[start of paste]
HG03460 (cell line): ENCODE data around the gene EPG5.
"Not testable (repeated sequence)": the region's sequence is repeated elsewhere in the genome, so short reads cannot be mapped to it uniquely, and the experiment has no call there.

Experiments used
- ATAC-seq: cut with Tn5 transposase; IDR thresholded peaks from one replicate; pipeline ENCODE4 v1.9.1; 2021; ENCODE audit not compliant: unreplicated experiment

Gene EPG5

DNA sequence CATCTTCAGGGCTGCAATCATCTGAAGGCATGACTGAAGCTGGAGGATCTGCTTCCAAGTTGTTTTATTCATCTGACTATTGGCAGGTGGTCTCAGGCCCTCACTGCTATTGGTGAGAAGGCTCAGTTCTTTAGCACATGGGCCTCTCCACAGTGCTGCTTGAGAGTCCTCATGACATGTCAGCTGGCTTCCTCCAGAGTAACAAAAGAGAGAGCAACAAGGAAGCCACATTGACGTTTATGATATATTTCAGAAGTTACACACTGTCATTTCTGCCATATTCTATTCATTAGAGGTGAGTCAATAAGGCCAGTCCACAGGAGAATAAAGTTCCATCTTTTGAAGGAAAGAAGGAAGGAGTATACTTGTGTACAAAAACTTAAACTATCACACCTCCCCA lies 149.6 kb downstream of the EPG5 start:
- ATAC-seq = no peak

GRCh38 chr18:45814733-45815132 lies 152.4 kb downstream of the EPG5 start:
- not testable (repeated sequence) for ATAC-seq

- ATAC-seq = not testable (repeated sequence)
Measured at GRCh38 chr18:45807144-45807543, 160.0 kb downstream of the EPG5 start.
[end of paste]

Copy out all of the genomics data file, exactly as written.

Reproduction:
HG03460 (cell line): ENCODE data around the gene EPG5.
"Not testable (repeated sequence)": the region's sequence is repeated elsewhere in the genome, so short reads cannot be mapped to it uniquely, and the experiment has no call there.

Experiments used
- ATAC-seq: cut with Tn5 transposase; IDR thresholded peaks from one replicate; pipeline ENCODE4 v1.9.1; 2021; ENCODE audit not compliant: unreplicated experiment

Gene EPG5

DNA sequence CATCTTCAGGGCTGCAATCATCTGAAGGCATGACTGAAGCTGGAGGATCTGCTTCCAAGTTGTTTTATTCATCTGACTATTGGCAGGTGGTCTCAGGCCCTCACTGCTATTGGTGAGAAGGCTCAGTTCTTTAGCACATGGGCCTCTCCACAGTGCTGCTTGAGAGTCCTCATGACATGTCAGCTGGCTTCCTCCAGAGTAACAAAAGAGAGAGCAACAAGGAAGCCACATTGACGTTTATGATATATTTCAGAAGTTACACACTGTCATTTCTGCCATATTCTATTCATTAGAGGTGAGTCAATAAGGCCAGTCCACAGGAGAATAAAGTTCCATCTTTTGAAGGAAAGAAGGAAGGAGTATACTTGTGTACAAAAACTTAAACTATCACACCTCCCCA lies 149.6 kb downstream of the EPG5 start:
- ATAC-seq = no peak

GRCh38 chr18:45814733-45815132 lies 152.4 kb downstream of the EPG5 start:
- not testable (repeated sequence) for ATAC-seq

- ATAC-seq = not testable (repeated sequence)
Measured at GRCh38 chr18:45807144-45807543, 160.0 kb downstream of the EPG5 start.